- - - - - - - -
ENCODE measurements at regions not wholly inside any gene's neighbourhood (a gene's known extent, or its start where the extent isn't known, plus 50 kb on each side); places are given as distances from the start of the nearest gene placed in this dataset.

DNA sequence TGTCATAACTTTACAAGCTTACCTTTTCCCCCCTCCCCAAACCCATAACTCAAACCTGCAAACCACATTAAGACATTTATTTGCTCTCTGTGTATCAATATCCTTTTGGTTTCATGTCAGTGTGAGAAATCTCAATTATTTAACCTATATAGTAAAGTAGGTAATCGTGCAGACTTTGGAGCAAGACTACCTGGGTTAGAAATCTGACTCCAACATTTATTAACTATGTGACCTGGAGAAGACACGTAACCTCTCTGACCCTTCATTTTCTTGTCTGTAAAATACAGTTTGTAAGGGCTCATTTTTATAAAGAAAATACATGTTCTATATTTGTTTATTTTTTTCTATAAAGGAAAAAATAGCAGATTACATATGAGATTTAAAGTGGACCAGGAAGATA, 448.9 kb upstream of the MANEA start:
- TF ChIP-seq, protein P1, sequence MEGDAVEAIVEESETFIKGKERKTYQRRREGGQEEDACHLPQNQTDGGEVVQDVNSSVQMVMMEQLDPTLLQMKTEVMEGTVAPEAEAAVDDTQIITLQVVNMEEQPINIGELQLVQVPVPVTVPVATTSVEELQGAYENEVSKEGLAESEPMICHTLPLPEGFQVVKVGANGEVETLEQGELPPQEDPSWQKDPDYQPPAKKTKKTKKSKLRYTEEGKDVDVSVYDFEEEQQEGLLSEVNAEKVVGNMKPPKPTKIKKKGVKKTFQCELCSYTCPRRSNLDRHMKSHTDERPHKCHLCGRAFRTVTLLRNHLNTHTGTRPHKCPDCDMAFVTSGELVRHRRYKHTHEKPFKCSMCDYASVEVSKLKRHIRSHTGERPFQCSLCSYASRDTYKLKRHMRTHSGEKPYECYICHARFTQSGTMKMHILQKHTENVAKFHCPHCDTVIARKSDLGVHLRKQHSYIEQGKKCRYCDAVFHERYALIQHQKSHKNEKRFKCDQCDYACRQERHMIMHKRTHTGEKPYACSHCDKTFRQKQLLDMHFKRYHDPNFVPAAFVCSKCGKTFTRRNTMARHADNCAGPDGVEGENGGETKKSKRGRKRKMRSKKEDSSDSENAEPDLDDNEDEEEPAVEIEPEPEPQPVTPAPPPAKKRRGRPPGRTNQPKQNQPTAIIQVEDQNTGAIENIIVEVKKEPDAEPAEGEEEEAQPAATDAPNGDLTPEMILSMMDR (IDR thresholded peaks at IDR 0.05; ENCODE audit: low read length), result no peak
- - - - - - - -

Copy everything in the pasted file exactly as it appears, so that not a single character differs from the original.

ENCODE measurements at regions not wholly inside any gene's neighbourhood (a gene's known extent, or its start where the extent isn't known, plus 50 kb on each side); places are given as distances from the start of the nearest gene placed in this dataset.

DNA sequence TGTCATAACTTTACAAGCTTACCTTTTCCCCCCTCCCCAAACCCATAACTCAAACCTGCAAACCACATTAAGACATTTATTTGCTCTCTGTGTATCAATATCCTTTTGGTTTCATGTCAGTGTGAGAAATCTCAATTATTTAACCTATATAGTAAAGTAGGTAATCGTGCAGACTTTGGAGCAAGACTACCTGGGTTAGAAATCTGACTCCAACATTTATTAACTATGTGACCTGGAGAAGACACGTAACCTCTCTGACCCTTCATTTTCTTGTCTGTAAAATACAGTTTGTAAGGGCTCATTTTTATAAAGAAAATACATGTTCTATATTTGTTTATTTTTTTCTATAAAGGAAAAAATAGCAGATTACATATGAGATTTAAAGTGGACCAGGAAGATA, 448.9 kb upstream of the MANEA start:
- TF ChIP-seq, protein P1, sequence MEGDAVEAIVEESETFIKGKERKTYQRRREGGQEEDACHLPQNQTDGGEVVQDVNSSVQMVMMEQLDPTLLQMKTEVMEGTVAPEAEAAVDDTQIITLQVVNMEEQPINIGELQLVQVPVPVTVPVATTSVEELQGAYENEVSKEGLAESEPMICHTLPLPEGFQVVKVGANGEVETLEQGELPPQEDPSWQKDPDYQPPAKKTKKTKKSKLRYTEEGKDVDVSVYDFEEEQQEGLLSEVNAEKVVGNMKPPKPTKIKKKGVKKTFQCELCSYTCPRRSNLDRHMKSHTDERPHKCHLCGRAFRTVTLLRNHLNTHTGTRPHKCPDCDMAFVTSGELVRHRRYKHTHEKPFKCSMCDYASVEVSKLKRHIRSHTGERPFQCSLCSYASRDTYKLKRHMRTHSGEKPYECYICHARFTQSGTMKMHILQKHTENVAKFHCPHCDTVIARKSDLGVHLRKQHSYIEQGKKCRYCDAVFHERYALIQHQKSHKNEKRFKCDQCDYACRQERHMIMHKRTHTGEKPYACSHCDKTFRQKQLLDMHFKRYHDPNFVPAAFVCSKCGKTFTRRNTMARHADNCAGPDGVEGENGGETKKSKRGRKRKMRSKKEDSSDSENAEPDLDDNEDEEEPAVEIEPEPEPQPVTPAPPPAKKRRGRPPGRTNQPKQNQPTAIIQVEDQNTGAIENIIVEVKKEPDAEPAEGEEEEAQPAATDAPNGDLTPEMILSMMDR (IDR thresholded peaks at IDR 0.05; ENCODE audit: low read length), result no peak